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From The Medical Letter on Drugs and Therapeutics
July 7, 2015

Edoxaban (Savaysa)—The Fourth New Oral Anticoagulant

JAMA. 2015;314(1):76-77. doi:10.1001/jama.2015.7098

The FDA has approved edoxaban (Savaysa – Daiichi Sankyo), a once-daily, oral, direct factor Xa inhibitor, for treatment of venous thromoboembolism (VTE) and for prevention of stroke and systemic embolism in patients with nonvalvular atrial fibrillation (Table 1). It is the fourth new oral anticoagulant to be approved for VTE and nonvalvular atrial fibrillation.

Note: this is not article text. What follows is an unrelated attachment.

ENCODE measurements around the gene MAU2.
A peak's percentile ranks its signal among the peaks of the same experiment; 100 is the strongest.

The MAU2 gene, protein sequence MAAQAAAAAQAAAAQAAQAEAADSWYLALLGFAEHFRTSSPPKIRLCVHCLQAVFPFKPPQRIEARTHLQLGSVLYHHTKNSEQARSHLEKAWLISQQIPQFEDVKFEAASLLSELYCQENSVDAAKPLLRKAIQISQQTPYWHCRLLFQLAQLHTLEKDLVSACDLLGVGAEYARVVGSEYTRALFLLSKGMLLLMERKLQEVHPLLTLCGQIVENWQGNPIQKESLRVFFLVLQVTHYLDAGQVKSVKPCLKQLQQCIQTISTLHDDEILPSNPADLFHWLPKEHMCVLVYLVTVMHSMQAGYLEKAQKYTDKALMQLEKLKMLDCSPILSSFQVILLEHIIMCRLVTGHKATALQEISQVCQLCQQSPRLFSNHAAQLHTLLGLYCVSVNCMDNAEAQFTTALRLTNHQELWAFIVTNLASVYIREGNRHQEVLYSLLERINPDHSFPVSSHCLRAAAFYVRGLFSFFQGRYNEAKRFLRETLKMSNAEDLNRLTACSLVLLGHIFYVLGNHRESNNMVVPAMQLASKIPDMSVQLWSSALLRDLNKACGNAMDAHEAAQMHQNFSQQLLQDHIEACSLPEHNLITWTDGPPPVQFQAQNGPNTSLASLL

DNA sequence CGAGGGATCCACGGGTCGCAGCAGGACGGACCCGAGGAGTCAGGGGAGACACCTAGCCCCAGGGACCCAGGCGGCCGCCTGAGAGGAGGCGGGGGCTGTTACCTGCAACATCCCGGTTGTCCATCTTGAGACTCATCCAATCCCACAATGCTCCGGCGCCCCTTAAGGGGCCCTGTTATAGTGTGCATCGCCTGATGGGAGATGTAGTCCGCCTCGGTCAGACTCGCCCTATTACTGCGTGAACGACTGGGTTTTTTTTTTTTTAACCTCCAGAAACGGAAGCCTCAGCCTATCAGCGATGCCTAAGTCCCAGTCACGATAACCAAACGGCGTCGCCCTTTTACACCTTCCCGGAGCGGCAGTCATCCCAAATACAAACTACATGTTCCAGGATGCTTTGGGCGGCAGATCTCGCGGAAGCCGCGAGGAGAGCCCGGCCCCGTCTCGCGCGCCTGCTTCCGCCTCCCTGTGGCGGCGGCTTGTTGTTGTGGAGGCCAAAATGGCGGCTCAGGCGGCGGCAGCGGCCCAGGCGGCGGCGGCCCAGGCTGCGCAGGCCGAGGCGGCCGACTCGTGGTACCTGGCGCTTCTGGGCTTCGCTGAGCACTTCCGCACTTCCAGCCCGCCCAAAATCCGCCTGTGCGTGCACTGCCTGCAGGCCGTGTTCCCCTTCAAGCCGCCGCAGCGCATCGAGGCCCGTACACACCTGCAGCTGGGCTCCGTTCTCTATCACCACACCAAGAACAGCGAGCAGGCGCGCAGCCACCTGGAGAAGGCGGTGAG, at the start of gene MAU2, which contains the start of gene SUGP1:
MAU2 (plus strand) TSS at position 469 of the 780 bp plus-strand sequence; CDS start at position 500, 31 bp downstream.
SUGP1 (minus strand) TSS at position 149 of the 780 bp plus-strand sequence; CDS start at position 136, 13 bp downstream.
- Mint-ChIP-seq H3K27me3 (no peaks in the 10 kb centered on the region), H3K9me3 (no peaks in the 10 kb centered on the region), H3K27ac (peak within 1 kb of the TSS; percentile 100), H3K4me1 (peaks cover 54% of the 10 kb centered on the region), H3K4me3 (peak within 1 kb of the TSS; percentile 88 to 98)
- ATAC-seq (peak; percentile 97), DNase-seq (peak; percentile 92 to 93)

Acute VTE (deep vein thrombosis or pulmonary embolism) is usually treated initially with a parenteral anticoagulant such as unfractionated heparin, low molecular weight heparin (LMWH), or fondaparinux (Arixtra, and generics). Warfarin (Coumadin, and others) is started on the same day as parenteral therapy and titrated to an INR of 2-3. After ≥5 days, the parenteral anticoagulant is stopped and warfarin is continued as monotherapy. The new oral anticoagulants dabigatran etexilate (Pradaxa), rivaroxaban (Xarelto), and apixaban (Eliquis) all appear to be effective and safe alternatives to warfarin for treatment of acute VTE, but data in elderly patients and those with significant comorbidities are limited. Treatment of acute VTE usually continues for at least 3 months.1,2

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